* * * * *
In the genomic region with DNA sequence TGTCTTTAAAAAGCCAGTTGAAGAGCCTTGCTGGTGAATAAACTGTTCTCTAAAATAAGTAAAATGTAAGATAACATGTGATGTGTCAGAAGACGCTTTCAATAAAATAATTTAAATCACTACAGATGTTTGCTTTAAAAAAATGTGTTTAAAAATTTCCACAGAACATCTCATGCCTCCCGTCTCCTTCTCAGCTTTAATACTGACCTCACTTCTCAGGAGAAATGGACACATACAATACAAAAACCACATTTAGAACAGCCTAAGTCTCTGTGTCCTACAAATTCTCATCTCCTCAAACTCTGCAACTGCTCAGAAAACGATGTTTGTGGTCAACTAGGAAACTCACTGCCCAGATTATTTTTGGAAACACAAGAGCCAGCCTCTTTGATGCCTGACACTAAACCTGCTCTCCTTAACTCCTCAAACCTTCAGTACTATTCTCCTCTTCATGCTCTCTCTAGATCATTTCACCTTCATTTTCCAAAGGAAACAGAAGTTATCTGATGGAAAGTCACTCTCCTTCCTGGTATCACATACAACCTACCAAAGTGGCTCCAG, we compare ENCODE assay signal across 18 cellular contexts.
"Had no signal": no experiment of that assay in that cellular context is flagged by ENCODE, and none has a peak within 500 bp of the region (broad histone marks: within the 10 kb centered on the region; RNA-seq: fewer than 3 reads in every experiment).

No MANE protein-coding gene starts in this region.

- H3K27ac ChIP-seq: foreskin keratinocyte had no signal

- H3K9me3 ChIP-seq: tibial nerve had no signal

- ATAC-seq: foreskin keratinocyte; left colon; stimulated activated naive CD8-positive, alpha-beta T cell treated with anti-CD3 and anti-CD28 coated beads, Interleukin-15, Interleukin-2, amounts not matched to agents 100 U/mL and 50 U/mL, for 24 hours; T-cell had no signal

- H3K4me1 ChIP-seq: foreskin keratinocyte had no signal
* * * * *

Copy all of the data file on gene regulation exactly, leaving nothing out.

In the genomic region with DNA sequence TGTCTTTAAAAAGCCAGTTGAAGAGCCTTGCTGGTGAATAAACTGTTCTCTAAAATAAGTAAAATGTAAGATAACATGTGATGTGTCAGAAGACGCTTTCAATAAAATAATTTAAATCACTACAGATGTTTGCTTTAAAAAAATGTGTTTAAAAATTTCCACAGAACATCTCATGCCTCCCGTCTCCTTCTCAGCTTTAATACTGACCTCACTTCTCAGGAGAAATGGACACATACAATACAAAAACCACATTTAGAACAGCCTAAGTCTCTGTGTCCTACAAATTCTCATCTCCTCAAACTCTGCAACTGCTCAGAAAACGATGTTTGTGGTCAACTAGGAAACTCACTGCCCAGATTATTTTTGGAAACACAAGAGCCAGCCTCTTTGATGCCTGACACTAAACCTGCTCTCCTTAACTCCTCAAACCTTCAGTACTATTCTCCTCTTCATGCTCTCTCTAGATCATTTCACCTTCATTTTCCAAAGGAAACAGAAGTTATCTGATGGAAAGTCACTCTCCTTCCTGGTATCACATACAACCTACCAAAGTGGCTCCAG, we compare ENCODE assay signal across 18 cellular contexts.
"Had no signal": no experiment of that assay in that cellular context is flagged by ENCODE, and none has a peak within 500 bp of the region (broad histone marks: within the 10 kb centered on the region; RNA-seq: fewer than 3 reads in every experiment).

No MANE protein-coding gene starts in this region.

- H3K27ac ChIP-seq: foreskin keratinocyte had no signal

- H3K9me3 ChIP-seq: tibial nerve had no signal

- ATAC-seq: foreskin keratinocyte; left colon; stimulated activated naive CD8-positive, alpha-beta T cell treated with anti-CD3 and anti-CD28 coated beads, Interleukin-15, Interleukin-2, amounts not matched to agents 100 U/mL and 50 U/mL, for 24 hours; T-cell had no signal

- H3K4me1 ChIP-seq: foreskin keratinocyte had no signal